You may want to analyze situations in which watching others smoke triggers an urge in you to smoke. Figure out what it is about those situations that makes you want to smoke. Is it because you associate feeling happy with being around other smokers? Or, is there something special about the situations, such as being around the people you usually smoked with? Is it tempting to join others for routine smoke breaks?

    Here are some tips:

    • Limit your contact with smokers, especially in the early weeks of quitting.
    • Do not buy, carry, light, or hold cigarettes for others.
    • If you are in a group and others light up, excuse yourself, and don’t return until they have finished.
    • Do not let people smoke in your home. Post a small “No Smoking” sign by your front door.
    • Ask others to help you stay quit. Give them specific examples of things that are helpful (such as not smoking around you) and things that are not helpful (like asking you to buy cigarettes for them).
    • Focus on what you’ve gained by quitting. For example, think of how healthy you will be when all smoking effects are gone from your body and you can call yourself smoke-free. Also, add up how much money you have saved already by not purchasing cigarettes and imagine (in detail) how you will spend your savings in 6 months.

  9. How can I start the day without smoking?

    Many smokers light up a cigarette right after they wake up. After 6 to 8 hours of sleep, a smoker’s nicotine level drops and the smoker needs a boost of nicotine to start the day. After you quit, you must be ready to overcome the physical need and routine of waking up and smoking a cigarette. Instead of reaching for your cigarettes in the morning, here are some tips:

    • The morning can set the tone for the rest of the day. Plan a different wake-up routine, and divert your attention from smoking.
    • Be sure no cigarettes are available.
    • Before you go to sleep, make a list of things you need to avoid in the morning that will make you want to smoke. Place this list where you used to place your cigarettes.
    • Begin each day with a planned activity that will keep you busy for an hour or more. It will keep your mind and body busy so you don’t think about smoking.
    • Begin each day with deep breathing and by drinking one or more glasses of water.

  10. How can I resist the urge to smoke when I’m feeling stressed?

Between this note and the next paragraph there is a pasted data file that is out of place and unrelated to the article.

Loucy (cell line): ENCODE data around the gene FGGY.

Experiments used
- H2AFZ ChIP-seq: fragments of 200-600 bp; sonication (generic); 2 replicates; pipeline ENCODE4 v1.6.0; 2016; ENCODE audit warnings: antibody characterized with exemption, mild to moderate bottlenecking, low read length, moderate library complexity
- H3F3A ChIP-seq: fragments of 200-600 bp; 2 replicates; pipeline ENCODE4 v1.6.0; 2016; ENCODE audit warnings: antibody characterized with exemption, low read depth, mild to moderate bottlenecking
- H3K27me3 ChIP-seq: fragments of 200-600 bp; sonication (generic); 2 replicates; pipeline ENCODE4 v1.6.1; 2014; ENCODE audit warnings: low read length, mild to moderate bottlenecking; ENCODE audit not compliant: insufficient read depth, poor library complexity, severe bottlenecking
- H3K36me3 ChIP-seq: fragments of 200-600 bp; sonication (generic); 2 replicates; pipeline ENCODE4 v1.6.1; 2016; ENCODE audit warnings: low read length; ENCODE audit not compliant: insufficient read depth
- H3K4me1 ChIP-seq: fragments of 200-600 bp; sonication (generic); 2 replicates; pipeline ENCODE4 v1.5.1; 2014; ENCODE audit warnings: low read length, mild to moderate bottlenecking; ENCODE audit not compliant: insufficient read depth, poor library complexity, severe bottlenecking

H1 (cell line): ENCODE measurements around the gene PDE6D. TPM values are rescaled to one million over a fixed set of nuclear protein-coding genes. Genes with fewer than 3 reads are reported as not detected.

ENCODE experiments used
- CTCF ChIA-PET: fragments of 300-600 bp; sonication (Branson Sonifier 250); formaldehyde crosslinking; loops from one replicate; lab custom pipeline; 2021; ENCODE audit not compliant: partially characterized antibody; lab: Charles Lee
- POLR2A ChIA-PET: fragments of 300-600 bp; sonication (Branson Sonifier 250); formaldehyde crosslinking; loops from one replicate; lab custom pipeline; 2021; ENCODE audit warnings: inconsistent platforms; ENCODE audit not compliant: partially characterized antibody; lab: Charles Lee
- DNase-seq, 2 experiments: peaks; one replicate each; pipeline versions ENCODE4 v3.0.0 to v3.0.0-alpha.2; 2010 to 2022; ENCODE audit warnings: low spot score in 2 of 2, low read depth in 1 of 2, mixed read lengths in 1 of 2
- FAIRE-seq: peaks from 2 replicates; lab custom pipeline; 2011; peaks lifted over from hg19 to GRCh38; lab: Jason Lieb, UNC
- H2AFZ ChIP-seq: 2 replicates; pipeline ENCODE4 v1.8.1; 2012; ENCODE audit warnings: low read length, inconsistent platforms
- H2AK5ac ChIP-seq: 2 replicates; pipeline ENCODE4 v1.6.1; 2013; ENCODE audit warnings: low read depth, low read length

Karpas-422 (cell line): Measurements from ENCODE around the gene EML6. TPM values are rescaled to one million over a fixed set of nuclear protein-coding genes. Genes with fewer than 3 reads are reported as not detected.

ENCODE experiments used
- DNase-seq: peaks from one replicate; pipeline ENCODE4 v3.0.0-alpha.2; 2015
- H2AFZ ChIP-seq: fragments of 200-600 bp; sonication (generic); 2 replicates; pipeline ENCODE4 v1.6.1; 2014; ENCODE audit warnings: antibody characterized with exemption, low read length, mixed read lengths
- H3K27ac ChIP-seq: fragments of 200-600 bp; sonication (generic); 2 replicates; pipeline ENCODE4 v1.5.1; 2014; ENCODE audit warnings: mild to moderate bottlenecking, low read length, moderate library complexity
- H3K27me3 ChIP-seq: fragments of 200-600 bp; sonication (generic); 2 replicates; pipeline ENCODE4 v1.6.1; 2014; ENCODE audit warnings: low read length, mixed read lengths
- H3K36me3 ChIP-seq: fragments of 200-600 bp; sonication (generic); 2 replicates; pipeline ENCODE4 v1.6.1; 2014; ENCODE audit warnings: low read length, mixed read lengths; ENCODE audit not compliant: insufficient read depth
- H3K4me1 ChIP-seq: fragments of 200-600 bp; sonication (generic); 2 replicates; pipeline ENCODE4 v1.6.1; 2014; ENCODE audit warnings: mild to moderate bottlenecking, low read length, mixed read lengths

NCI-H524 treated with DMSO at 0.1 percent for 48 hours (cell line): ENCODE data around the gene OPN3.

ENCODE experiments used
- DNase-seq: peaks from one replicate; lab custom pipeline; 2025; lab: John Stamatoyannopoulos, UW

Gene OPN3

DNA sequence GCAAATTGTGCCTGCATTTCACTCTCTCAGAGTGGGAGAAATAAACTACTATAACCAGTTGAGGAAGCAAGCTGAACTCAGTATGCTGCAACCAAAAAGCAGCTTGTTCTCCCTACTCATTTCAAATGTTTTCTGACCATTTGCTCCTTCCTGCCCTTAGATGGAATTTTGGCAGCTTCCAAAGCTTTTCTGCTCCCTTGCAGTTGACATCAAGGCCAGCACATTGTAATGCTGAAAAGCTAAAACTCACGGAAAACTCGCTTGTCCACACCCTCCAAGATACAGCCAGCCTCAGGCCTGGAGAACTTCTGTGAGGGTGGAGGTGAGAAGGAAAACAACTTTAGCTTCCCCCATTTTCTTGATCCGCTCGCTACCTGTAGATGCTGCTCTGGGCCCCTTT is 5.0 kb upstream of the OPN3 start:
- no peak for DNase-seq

Most smokers report that one reason they smoke is to handle stress. This happens because smoking cigarettes actually relieves some of your stress by releasing powerful chemicals in your brain. Temporary changes in brain chemistry cause you to experience decreased anxiety, enhanced pleasure, and alert relaxation. Once you stop smoking, you may become more aware of stress.

    Everyday worries, responsibilities, and hassles can all contribute to stress. As you go longer without smoking, you will get better at handling stress, especially if you learn stress reduction and relaxation techniques.

    Here are some tips:

    • Know the causes of stress in your life (your job, traffic, your children, money) and identify the stress signals (headaches, nervousness, or trouble sleeping). Once you pinpoint high-risk trigger situations, you can start to develop new ways to handle them.
    • Create peaceful times in your everyday schedule. For example, set aside an hour where you can get away from other people and your usual environment.
    • Try relaxation techniques, such as progressive relaxation or yoga, and stick with the one that works best for you.
    • Rehearse and visualize your relaxation plan. Put your plan into action. Change your plan as needed.
    • You may find it helpful to read a book about how to handle stress.

  11. How can I resist the urge to smoke when I'm driving or riding in a car?

    You may have become used to smoking while driving—to relax in a traffic jam or to stay alert on a long drive. Like many smokers, you may like to light up when driving to and from work to relieve stress, stay alert, relax, or just pass the time. There is some evidence that smoking actually does make you feel more awake and alert.

    Tips for short trips:

    • Remove the ashtray, lighter, and cigarettes from your car.
    • Keep nonfattening snacks in your car (such as licorice, sugarless gum, and hard candy).
    • Turn on your favorite music and sing along.
    • Take an alternate route to work or try carpooling.
    • Clean your car and make sure to use deodorizers to reduce the tobacco smell.
    • Tell yourself:
      • “This urge will go away in a few minutes.”
      • “So, I’m not enjoying this car ride. Big deal! It won’t last forever!”
      • “My car smells clean and fresh!”
      • “I’m a better driver now that I’m not smoking while driving.”

    When you are driving or riding with other people:

    • Ask passengers not to smoke in your car.
    • If you’re not driving, find something to do with your hands.

    Your desire to smoke may be stronger and more frequent on longer trips. Tips for long trips:

    • Take a stretch break.
    • Take fresh fruit along.
    • Plan rest stops.
    • Plan stops for water or fruit juice.